Inquiry into suspected official secrets act breach dropped

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The Independent Online

An investigation into a suspected breach of the Official Secrets Act by two senior police officers was dropped today.

Scotland Yard said there was not enough evidence against former Hampshire Assistant Chief Constable Steve Watts and an unnamed inspector to continue the inquiry.

A Metropolitan Police spokesman said no further action would be taken following advice from prosecutors.

Mr Watts was questioned under caution by police at a south London police station on 9 September last year and retired from the force a week later.

The previous day the second officer, an inspector, was arrested and interviewed by officers from the Metropolitan Police's specialist operations unit.

The two officers are believed to have been questioned over the unauthorised disclosure of information held in counter terrorism policy documents.

Hampshire Police said it would now conduct an internal inquiry into whether the serving officer should be subject to disciplinary action.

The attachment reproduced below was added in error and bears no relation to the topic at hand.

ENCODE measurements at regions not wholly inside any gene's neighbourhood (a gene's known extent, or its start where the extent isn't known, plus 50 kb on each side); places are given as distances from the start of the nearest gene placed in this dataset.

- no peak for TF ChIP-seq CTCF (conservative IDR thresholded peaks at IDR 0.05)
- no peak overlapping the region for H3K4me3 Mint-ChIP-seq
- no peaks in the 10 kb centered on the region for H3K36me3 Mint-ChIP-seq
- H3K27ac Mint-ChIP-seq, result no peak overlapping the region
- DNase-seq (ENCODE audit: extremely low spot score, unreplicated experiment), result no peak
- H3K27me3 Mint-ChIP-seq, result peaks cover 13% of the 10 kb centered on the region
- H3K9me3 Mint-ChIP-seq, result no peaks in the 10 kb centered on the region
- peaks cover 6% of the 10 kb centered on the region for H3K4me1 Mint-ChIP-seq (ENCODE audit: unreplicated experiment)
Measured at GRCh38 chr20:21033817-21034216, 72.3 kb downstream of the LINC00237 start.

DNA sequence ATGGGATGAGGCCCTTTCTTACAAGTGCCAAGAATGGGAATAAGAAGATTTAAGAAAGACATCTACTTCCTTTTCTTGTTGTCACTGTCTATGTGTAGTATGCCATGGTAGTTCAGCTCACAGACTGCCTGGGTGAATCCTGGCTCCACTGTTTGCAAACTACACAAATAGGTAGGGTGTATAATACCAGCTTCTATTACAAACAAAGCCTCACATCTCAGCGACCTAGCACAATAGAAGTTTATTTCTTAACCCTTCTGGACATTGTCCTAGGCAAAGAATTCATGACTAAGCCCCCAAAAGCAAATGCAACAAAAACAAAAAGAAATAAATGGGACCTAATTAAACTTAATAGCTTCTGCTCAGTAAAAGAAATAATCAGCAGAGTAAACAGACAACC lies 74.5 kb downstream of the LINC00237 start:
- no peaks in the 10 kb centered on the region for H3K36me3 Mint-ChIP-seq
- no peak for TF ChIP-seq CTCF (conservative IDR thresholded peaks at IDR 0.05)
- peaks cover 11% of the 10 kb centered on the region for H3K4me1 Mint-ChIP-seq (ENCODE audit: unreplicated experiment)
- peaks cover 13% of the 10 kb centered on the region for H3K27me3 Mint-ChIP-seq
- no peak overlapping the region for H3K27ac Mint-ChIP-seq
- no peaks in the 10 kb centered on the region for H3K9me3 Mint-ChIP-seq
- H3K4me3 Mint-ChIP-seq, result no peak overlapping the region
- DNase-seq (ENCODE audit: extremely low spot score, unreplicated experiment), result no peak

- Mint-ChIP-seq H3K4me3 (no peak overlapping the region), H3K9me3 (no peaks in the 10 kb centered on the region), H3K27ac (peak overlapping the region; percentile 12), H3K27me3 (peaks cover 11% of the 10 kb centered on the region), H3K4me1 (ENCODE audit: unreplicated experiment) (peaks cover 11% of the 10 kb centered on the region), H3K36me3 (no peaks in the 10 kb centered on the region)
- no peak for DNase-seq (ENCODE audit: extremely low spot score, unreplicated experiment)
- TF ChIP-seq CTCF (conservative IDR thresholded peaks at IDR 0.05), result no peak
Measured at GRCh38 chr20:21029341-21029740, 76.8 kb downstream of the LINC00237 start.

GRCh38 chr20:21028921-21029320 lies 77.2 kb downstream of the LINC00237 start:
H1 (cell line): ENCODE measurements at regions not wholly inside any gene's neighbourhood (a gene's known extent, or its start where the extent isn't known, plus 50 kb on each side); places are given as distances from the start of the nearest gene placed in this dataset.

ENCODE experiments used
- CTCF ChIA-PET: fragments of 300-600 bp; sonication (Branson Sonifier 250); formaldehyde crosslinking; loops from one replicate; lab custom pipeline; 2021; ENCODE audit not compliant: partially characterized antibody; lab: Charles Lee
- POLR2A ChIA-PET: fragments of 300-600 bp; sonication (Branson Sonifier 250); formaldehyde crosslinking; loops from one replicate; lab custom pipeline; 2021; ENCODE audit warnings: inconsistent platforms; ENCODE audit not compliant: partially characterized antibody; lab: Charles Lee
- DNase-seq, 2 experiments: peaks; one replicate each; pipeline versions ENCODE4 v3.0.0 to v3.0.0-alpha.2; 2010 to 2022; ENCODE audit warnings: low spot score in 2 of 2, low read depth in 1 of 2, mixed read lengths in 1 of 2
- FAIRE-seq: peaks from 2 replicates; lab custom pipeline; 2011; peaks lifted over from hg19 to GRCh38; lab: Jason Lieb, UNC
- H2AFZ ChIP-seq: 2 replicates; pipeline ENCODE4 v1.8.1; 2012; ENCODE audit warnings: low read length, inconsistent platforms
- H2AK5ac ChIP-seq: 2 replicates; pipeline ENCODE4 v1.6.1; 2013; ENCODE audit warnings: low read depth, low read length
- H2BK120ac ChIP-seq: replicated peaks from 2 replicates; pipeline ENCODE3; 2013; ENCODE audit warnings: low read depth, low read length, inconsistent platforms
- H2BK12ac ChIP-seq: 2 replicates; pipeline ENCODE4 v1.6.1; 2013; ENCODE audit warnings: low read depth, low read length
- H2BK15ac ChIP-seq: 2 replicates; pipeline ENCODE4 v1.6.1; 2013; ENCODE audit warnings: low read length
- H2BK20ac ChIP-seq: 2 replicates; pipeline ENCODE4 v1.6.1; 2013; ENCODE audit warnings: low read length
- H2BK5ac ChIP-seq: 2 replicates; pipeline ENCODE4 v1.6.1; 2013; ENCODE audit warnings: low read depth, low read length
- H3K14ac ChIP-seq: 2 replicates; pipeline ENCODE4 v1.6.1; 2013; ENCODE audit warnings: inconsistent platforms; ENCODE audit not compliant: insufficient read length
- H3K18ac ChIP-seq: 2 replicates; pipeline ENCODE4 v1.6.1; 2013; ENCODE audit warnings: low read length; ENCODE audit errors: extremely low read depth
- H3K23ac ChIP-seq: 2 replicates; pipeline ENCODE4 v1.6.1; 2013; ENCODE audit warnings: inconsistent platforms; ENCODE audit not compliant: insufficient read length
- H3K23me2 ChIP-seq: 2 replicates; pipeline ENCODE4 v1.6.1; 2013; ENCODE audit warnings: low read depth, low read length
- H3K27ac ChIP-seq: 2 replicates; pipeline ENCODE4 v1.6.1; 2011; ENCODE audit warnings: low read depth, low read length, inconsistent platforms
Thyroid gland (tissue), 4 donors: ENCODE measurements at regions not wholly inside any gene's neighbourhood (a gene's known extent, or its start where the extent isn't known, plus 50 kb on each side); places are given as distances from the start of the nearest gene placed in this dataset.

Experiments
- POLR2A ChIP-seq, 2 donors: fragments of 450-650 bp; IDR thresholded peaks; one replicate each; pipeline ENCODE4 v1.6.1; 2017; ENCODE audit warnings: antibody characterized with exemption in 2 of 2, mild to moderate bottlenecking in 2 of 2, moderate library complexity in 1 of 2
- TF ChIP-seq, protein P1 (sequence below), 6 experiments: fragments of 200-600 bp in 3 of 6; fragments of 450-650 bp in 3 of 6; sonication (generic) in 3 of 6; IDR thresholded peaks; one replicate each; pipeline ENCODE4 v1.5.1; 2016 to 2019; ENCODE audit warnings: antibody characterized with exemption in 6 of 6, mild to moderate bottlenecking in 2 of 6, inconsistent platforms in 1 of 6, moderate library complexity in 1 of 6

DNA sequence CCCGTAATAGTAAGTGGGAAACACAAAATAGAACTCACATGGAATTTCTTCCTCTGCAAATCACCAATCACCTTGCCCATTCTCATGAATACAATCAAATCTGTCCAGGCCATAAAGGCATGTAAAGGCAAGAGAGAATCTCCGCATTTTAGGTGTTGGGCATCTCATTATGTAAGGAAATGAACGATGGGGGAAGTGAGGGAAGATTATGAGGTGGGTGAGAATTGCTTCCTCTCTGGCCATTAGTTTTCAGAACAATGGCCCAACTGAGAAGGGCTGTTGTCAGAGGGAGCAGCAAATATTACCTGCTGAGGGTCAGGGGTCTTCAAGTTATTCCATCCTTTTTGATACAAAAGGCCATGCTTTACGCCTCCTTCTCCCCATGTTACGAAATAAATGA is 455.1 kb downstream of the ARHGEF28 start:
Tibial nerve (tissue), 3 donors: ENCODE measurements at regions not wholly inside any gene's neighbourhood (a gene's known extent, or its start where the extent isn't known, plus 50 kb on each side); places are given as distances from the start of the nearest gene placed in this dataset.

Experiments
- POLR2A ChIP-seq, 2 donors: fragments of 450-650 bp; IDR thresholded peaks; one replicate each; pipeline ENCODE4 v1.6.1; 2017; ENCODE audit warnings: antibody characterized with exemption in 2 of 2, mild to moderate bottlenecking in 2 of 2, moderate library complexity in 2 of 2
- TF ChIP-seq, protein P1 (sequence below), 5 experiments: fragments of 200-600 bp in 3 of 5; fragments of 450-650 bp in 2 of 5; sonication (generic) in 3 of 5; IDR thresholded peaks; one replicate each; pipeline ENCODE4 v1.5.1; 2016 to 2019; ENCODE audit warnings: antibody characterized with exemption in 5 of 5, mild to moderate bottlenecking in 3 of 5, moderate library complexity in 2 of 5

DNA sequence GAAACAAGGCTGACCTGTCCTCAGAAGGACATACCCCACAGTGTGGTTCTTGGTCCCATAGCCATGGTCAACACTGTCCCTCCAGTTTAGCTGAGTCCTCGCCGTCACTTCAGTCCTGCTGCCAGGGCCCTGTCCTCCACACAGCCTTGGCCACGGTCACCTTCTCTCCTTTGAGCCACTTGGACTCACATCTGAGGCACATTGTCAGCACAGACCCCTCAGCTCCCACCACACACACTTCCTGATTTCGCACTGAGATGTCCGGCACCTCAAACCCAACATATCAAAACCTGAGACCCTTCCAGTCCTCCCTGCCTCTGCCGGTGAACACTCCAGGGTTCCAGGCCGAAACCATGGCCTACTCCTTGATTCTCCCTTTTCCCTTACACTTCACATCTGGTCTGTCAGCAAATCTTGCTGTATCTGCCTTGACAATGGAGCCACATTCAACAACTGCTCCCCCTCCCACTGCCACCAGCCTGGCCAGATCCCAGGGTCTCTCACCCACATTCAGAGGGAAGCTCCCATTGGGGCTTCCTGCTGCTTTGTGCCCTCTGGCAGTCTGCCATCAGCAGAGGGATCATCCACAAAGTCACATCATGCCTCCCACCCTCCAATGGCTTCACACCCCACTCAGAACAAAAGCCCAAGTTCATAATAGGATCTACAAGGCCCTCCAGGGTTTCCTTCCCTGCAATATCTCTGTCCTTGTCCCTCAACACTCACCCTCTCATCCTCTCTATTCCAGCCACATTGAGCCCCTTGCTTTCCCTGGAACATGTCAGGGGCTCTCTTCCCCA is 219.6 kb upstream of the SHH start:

The Metropolitan Police spokesman said: "We can confirm that following advice from the Crown Prosecution Service on February 20 that there is insufficient evidence to provide realistic prospects of conviction no further action will be taken against an off-duty police officer who was arrested by the Metropolitan Police Service on September 8 2008."

Speaking about Mr Watts, he added "no further action will be taken against an off-duty police officer who was interviewed under caution".

A Hampshire Police spokesman said: "The constabulary will now consider whether or not misconduct proceedings are necessary in relation to the officer who still is serving in the force. The other officer has retired."

Hampshire Chief Constable Alex Marshall said: "Steve Watts retired from Hampshire Constabulary in September last year.

"It should be recognised that he served the force and the people of Hampshire and the Isle of Wight loyally for 32 years."